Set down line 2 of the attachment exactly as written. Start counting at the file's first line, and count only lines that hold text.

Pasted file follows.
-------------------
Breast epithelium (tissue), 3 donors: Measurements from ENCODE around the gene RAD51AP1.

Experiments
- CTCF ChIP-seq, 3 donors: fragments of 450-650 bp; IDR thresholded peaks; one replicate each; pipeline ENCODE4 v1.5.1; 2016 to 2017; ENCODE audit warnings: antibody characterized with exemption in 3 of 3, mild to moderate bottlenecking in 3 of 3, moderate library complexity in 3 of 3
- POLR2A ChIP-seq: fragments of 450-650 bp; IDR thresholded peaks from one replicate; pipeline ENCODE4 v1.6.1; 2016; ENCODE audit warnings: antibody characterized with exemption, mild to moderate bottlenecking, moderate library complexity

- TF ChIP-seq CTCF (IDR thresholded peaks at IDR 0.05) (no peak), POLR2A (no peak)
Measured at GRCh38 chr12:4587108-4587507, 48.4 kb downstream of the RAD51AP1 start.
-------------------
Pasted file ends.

Experiments